Increasing levels of nitrogen have caused a dramatic disappearance of eel grass in Buzzards Bay, and forests and stream buffers have declined in the watershed, according to the State of the Bay report by the Coalition for Buzzards Bay.

Increasing levels of nitrogen have caused a dramatic disappearance of eel grass in Buzzards Bay, and forests and stream buffers have declined in the watershed, according to the State of the Bay report by the Coalition for Buzzards Bay.

In Westport, the east branch of the Westport River is among the most unhealthy waterways in the bay area, the report says. The inlet to the river, however, is one of the healthier areas, and the inner west branch of the river is rated “fair.”

More than half of Buzzards Bay’s harbors and coves show a decline in the quality of sea life because of high levels of nitrogen, which typically comes from residential septic systems, according to the report. The rise in nitrogen, largely the result of residential growth in the area, according to the coalition, generally leads to higher algae growth and occasional fish kills.

In the report to the Board of Selectmen Monday, the coalition’s executive director, Mark Rasmussen, recommended localized waste treatment plants for areas like Westport Point and the Head of Westport that can treat nitrogen. Most home systems, even those that pass state guidelines, don’t treat nitrogen, Rasmussen said.

He also mentioned how other towns in the watershed have adopted 50- or 60-foot wetlands buffers, which he called “the most important part of the watershed.” Westport has traditionally enforced a 25-foot wetlands buffer.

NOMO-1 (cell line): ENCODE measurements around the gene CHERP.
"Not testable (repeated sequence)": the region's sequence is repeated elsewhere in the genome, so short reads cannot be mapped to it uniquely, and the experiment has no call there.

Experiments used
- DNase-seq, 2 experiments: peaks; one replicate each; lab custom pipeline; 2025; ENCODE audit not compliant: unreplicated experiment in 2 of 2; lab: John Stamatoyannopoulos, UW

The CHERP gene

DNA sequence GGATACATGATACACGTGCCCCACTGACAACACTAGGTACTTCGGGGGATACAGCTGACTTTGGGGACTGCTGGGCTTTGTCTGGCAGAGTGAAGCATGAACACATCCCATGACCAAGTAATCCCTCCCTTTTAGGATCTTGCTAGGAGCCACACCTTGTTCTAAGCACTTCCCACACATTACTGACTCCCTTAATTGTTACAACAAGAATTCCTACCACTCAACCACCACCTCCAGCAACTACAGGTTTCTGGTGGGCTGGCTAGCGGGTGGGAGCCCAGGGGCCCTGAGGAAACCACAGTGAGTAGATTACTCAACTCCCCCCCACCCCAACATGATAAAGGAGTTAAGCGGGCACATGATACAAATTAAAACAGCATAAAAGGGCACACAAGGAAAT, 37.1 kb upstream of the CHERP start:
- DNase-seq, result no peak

There is “still time to act despite (the) disturbing trend,” the report says. The coalition suggests that homeowners consider upgrading to nitrogen-reducing septic systems, reduce the use of lawn fertilizers, reduce stormwater runoff, and convert to nontoxic, environmentally friendly house and garden products.

The report also encourages the preservation of forests, wetlands and stream buffers in the 17-town Buzzards Bay watershed. Impervious surfaces like paved areas and rooftops have increased by 42 percent between 1985 and 2002, according to a study cited in the report.

“If you live near a stream, create as wide a buffer of native vegetation as feasible along the stream’s edge,” the report says. It also suggests supporting efforts to improve fish passage and restore herring populations, and the adoption of 100-foot no-build wetlands setbacks.

Bacteria levels have climbed so high that 44 percent of the bay’s most productive shellfish beds are too polluted to permit commercial and recreational shellfishing, the report says. “This represents an ongoing threat to human health and economic losses in many parts of Buzzards Bay,” the report says.

One of the few positives in the report was a decrease in toxic pollution. Since 2003, “we have had three more years of groundwater treatment, which has reduced the toxic plume flowing into the bay from the Massachusetts Military Reservation,” the report says, “and Fairhaven eliminated the use and discharge of toxic chlorine for sewage disinfection.”

The town’s Board of Health and Conservation Commission, and the Westport River Watershed Alliance attended the coalition’s meeting with selectmen, but no remarks were made.

Members of the Coalition for Buzzards Bay met with the Board of Selectmen as part of an effort to meet with town officials throughout the watershed after releasing the report.

E-mail Grant Welker of the Herald News (Fall River, Mass.) at gwelker@heraldnews.com.